HBCU votes do matter


HBCU students fought for the right to vote in the 1960’s; today they demonstrated that black millennial do practice that right when Texas Southern University students marched down the Tiger Walk to cast their votes at St. James Episcopal Church on Southmore.

On March 4, 1960, TSU students unraveled the concept of the Jim Crow laws by doing sit- ins at restaurants, supermarkets; anywhere where they could portray that action spoke louder than words.

Texas Southern University Public Relations major, Valerie Madison says that the history behind voting is what gives her a drive to always get out and vote.

“I was inspired by my ancestors; I mean just knowing the history beyond the black votes and knowing where I want the black votes to be now,” said Madison. “If I didn’t do this for me, then I definitely did this for the people before and after me.”

Student Government Association known as SGA organized this march as a way to bring awareness to TSU campus as well as prove to the world those HBCU’s- black communities do use their right to vote freely.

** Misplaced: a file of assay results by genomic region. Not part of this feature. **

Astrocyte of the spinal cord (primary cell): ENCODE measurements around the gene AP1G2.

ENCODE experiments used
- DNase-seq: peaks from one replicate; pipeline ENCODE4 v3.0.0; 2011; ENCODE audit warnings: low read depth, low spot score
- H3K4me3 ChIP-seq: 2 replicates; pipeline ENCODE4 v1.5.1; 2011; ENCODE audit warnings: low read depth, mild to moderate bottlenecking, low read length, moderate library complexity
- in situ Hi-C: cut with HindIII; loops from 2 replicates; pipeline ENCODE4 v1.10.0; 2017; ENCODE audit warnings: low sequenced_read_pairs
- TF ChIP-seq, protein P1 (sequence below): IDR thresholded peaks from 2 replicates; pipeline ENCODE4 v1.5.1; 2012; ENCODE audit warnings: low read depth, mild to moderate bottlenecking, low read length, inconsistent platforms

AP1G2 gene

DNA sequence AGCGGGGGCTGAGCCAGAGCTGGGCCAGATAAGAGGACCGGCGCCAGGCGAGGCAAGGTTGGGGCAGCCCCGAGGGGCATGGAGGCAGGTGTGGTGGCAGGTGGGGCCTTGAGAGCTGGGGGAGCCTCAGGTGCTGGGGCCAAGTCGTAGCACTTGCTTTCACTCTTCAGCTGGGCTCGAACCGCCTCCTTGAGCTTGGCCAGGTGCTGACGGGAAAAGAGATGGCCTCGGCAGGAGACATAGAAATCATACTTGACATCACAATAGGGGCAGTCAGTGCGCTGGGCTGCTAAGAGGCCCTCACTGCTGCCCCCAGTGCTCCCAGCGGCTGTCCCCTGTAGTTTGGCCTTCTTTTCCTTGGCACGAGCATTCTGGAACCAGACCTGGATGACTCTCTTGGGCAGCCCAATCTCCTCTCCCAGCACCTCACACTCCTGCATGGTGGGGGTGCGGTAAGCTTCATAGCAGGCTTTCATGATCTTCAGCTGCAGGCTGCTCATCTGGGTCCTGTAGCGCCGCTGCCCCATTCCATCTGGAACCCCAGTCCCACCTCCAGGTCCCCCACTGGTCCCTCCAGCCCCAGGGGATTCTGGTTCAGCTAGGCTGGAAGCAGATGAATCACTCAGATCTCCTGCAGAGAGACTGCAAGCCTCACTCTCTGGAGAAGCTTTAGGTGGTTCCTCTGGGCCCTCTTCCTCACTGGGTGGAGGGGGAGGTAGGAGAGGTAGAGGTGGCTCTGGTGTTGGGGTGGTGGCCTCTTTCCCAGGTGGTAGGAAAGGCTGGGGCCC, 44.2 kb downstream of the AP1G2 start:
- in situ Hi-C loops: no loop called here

The student had one simple quest and that was to make sure that African Americans voices were being heard on the ballots.

25- year-old TSU Broadcast student, Leslie Vasquez says that she is the voice for Hispanic people, considering that their votes were presumably high this election.

“Voting means a lot as a citizen because my parents might be immigrants and they might not be able to vote, so I think I do it for them,” said Vasquez.

When the students finally reached their destination at St. James Episcopal Church they applauded themselves and got in line to cast their votes.

Shuttle buses were also provided as a way of transportation to get students to and from their voting precincts.






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